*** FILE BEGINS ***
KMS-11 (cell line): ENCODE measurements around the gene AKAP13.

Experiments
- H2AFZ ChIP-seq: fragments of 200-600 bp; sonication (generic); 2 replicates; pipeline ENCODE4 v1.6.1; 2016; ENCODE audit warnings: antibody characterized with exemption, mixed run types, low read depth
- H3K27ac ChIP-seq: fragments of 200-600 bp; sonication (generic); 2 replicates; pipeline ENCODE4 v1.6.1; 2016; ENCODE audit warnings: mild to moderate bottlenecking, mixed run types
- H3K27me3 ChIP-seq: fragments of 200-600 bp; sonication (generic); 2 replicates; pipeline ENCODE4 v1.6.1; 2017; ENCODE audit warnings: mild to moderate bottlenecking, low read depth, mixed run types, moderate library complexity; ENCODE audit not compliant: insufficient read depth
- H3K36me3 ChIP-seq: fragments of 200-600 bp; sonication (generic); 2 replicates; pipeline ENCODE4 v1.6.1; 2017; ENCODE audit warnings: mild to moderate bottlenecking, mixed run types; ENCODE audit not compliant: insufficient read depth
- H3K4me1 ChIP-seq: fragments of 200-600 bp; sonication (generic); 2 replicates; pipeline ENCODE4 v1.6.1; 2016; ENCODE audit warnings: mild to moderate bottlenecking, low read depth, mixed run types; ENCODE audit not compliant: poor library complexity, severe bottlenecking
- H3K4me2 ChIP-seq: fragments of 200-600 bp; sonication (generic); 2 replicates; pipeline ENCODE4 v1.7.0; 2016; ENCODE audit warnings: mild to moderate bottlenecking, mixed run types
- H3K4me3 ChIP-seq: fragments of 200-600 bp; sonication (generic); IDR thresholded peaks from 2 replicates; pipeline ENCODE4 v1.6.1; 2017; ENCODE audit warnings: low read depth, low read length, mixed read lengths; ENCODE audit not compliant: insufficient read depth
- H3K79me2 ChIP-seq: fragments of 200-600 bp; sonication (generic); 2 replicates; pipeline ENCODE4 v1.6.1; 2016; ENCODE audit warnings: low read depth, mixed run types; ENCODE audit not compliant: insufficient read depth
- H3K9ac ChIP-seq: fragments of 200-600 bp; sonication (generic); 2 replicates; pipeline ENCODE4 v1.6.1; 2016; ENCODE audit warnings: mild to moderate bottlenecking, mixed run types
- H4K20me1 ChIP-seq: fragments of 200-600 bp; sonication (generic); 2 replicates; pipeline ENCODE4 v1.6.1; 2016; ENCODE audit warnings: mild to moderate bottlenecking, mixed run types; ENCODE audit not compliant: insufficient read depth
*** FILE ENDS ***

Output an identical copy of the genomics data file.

KMS-11 (cell line): ENCODE measurements around the gene AKAP13.

Experiments
- H2AFZ ChIP-seq: fragments of 200-600 bp; sonication (generic); 2 replicates; pipeline ENCODE4 v1.6.1; 2016; ENCODE audit warnings: antibody characterized with exemption, mixed run types, low read depth
- H3K27ac ChIP-seq: fragments of 200-600 bp; sonication (generic); 2 replicates; pipeline ENCODE4 v1.6.1; 2016; ENCODE audit warnings: mild to moderate bottlenecking, mixed run types
- H3K27me3 ChIP-seq: fragments of 200-600 bp; sonication (generic); 2 replicates; pipeline ENCODE4 v1.6.1; 2017; ENCODE audit warnings: mild to moderate bottlenecking, low read depth, mixed run types, moderate library complexity; ENCODE audit not compliant: insufficient read depth
- H3K36me3 ChIP-seq: fragments of 200-600 bp; sonication (generic); 2 replicates; pipeline ENCODE4 v1.6.1; 2017; ENCODE audit warnings: mild to moderate bottlenecking, mixed run types; ENCODE audit not compliant: insufficient read depth
- H3K4me1 ChIP-seq: fragments of 200-600 bp; sonication (generic); 2 replicates; pipeline ENCODE4 v1.6.1; 2016; ENCODE audit warnings: mild to moderate bottlenecking, low read depth, mixed run types; ENCODE audit not compliant: poor library complexity, severe bottlenecking
- H3K4me2 ChIP-seq: fragments of 200-600 bp; sonication (generic); 2 replicates; pipeline ENCODE4 v1.7.0; 2016; ENCODE audit warnings: mild to moderate bottlenecking, mixed run types
- H3K4me3 ChIP-seq: fragments of 200-600 bp; sonication (generic); IDR thresholded peaks from 2 replicates; pipeline ENCODE4 v1.6.1; 2017; ENCODE audit warnings: low read depth, low read length, mixed read lengths; ENCODE audit not compliant: insufficient read depth
- H3K79me2 ChIP-seq: fragments of 200-600 bp; sonication (generic); 2 replicates; pipeline ENCODE4 v1.6.1; 2016; ENCODE audit warnings: low read depth, mixed run types; ENCODE audit not compliant: insufficient read depth
- H3K9ac ChIP-seq: fragments of 200-600 bp; sonication (generic); 2 replicates; pipeline ENCODE4 v1.6.1; 2016; ENCODE audit warnings: mild to moderate bottlenecking, mixed run types
- H4K20me1 ChIP-seq: fragments of 200-600 bp; sonication (generic); 2 replicates; pipeline ENCODE4 v1.6.1; 2016; ENCODE audit warnings: mild to moderate bottlenecking, mixed run types; ENCODE audit not compliant: insufficient read depth